|The Modern Peasant - Adventures in City Food|
'The Modern Peasant' didn't hook me, it was the subtitle 'Adventures in City Food' that did. Rooted in this maddening, chaotic, fascinating city of London, it pays to have an adventurous spirit, not least where food is concerned. It's not the multiplicity of cuisines on offer in this cosmopolitan metropolis that the author, JojoTulloh, finds so enthralling. It's the new wave of small urban producers that interest her. Buying food from them, growing some of her own and making simple food from scratch - "rediscovering an earlier tradition of cookery" - has reconnected her to the source of food. She sees the word "peasant" not as a negative term but as a description of a person producing high quality food. Whether they are doing so for pleasure, profit or out of necessity - these are her 'Modern Peasants'.
Like Jojo, I have revelled in the emergence of bakers, brewers, bee-keepers and butchers. I am ever-delighte to discover cheese makers and ice cream makers tucked into unlikely arches and forgotten corners of the city. Whenever I can I will inveigle my way behind the scenes . It's no wonder, then, I seized on The Modern Peasant.
The book starts with a "pilgrimage" to Italy's Apulia region, specifically, to the farmhouse where foodwriter Patience Gray spent the last 35 years of her life. It was here, with her lover, the sculpture Norman Mommens, that Gray lived off the land and wrote her autobiographical cookbook Honey from a Weed. If you don't know this book, Jojo Tulloh's introduction will make you want to delve into its pages. The book and the visit made Tulloh look at her own life and how she procured her food. She returned to London "determined to eat more weeds (Patience's universal panacea), get bees and seek out those who could teach me their hard-earned skills."
Tulloh makes the case that by producing some of our food ourselves, witnessing the labour that goes into its production or buying direct from the producer, we will appreciate it more and waste less. For chapters headed Baked, Fermented, Planted, Foraged and Pickled, Preserved, Foraged & Smoked she spent time with producers. In a bakery she takes us from the description of a container of dough bubbling "like the sac in a bullfrog's throat" to a succinct explanation of autolysis. She forages on Hampstead Heath with "someone who knows" and enjoys the thrift of making jams and pickles for a well-stocked larder. Many of these chapters end with some excellent 'Tips", techniques and a few simple recipes. She shows just how easy and satisfying it is to make your own bread, yoghurt, ricotta or ginger beer.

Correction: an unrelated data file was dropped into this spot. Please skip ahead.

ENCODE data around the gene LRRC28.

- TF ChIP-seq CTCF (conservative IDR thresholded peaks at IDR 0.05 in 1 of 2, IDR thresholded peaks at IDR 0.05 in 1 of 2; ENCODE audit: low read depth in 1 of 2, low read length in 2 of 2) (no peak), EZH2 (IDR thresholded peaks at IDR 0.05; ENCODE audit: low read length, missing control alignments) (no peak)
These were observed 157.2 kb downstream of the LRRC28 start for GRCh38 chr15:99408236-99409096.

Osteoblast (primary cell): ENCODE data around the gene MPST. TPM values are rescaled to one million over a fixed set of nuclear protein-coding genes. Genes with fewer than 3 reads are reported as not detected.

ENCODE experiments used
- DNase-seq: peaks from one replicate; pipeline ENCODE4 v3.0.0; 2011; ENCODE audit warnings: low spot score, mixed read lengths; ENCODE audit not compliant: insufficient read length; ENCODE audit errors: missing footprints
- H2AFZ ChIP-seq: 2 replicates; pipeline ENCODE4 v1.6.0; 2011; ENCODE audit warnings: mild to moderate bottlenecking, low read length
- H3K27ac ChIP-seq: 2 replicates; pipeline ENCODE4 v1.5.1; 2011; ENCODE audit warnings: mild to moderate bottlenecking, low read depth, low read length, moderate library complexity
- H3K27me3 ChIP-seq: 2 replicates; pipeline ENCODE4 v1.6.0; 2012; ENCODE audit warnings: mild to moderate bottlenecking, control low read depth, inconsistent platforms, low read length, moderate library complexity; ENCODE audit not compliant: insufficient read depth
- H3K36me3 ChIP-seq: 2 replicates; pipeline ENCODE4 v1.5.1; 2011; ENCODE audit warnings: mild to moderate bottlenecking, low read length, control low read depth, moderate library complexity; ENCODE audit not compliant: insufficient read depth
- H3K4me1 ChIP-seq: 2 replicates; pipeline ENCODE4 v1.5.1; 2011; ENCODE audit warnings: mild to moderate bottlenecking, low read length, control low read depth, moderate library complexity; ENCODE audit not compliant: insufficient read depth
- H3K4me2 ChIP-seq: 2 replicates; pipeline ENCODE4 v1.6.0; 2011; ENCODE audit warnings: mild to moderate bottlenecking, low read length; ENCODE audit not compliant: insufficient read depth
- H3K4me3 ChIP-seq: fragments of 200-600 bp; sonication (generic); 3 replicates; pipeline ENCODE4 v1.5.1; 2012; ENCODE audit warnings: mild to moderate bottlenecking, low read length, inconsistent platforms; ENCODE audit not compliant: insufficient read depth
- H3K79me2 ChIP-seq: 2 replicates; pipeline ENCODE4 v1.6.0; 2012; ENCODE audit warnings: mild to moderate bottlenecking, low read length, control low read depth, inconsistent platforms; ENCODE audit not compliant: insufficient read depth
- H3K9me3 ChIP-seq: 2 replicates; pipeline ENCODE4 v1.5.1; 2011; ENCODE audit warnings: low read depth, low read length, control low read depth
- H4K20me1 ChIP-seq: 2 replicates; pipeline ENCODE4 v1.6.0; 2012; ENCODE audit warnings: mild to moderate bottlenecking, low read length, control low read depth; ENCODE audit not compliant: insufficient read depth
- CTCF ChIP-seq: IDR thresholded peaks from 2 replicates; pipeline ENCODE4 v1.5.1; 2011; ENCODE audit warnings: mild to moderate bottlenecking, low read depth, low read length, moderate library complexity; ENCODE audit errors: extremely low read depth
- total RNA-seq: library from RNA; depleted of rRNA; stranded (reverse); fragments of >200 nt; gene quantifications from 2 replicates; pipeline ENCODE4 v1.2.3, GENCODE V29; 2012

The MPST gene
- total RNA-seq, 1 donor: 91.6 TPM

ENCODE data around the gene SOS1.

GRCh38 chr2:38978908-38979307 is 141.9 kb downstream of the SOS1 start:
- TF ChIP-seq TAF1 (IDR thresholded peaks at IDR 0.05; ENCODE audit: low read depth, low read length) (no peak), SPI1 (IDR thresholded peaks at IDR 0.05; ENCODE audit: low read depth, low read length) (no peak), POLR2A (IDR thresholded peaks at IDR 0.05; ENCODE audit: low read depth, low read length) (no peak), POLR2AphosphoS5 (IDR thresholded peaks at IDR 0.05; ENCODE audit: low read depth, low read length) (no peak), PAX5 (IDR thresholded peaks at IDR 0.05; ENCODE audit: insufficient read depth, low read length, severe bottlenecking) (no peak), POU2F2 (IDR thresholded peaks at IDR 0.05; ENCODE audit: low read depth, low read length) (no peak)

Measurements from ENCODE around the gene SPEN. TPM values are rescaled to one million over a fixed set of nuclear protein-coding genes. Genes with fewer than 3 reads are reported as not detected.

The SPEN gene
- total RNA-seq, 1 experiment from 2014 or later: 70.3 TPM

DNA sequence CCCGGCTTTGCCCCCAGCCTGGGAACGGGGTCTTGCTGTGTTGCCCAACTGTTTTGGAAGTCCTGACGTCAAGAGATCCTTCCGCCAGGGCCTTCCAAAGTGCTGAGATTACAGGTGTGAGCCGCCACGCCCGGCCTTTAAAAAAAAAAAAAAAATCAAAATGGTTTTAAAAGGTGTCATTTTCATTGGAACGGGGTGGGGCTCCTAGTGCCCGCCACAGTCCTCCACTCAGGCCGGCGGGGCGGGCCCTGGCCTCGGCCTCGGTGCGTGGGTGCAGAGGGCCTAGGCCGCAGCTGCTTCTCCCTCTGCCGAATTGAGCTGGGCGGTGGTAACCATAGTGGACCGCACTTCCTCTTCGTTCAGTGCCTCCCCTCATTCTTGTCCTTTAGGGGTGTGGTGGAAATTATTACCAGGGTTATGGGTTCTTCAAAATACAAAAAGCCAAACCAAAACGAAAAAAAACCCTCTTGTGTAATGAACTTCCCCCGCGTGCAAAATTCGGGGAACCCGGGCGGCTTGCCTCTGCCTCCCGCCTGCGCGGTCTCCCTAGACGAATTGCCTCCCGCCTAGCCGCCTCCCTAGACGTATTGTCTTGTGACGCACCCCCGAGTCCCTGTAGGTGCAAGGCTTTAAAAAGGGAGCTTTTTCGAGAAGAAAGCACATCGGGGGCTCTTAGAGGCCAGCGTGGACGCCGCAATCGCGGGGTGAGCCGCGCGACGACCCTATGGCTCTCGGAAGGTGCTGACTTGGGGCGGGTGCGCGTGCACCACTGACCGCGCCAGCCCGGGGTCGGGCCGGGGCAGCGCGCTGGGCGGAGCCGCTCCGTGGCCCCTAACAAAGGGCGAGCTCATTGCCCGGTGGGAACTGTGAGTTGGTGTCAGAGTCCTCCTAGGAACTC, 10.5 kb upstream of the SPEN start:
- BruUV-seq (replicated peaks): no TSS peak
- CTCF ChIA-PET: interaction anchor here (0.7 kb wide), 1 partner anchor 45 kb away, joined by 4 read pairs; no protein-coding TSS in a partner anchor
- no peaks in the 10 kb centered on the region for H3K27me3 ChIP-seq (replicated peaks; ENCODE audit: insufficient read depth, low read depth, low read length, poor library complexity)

Like all of us who are fortunate enough to 'borrow' a little piece of land on which to grow crops, Jojo Tulloh values it beyond measure. In a section titled The Practical Peasant's Year, she makes the point that "To grow something is to become aware of the elements. Earth, air, sun and fire become part of your consciousness". That's not to say she is blindly romantic about it. Time spent on the allotment is "not the most logical or effective use of my time" but "there is a deep calm and concentrated peace that comes from the monotony of task performed outside". Even when growing feels like a battle "there is a strength there that can be gained and is almost as worthwhile as the produce you take home".
Returning to Patience Gray, The Modern Peasant ends on a few of the foodwriter's recipes and acknowledges that food is not the only important thing in life but it is a daily necessity that shouldn't be made light of.
My enjoyment of this book was helped along by a peppering of great quotes, particularly those taken from William Cobbett's Cottage Economy. Reading, learning, growing and making has "added another layer" to Jojo Tulloh's life. I have to say I feel the same way and this book gives voice to that feeling. It's an interesting and inspiring read and one I am likely to return to in future for reference.
The Modern Peasant - Adventures in City Food
Illustrated by Lynn Hatzius
Book courtesy of Chatto & Windus